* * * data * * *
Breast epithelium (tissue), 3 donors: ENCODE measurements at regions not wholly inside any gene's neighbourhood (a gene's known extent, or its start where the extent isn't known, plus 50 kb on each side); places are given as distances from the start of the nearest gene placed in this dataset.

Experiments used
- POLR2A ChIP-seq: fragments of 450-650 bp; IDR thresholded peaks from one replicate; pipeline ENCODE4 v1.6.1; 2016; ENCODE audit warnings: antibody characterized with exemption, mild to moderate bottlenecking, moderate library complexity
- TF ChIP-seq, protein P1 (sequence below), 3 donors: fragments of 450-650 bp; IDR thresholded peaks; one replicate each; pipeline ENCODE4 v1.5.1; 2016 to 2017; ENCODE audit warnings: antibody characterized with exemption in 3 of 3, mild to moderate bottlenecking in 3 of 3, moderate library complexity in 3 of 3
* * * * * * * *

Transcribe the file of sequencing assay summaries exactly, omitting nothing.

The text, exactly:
Breast epithelium (tissue), 3 donors: ENCODE measurements at regions not wholly inside any gene's neighbourhood (a gene's known extent, or its start where the extent isn't known, plus 50 kb on each side); places are given as distances from the start of the nearest gene placed in this dataset.

Experiments used
- POLR2A ChIP-seq: fragments of 450-650 bp; IDR thresholded peaks from one replicate; pipeline ENCODE4 v1.6.1; 2016; ENCODE audit warnings: antibody characterized with exemption, mild to moderate bottlenecking, moderate library complexity
- TF ChIP-seq, protein P1 (sequence below), 3 donors: fragments of 450-650 bp; IDR thresholded peaks; one replicate each; pipeline ENCODE4 v1.5.1; 2016 to 2017; ENCODE audit warnings: antibody characterized with exemption in 3 of 3, mild to moderate bottlenecking in 3 of 3, moderate library complexity in 3 of 3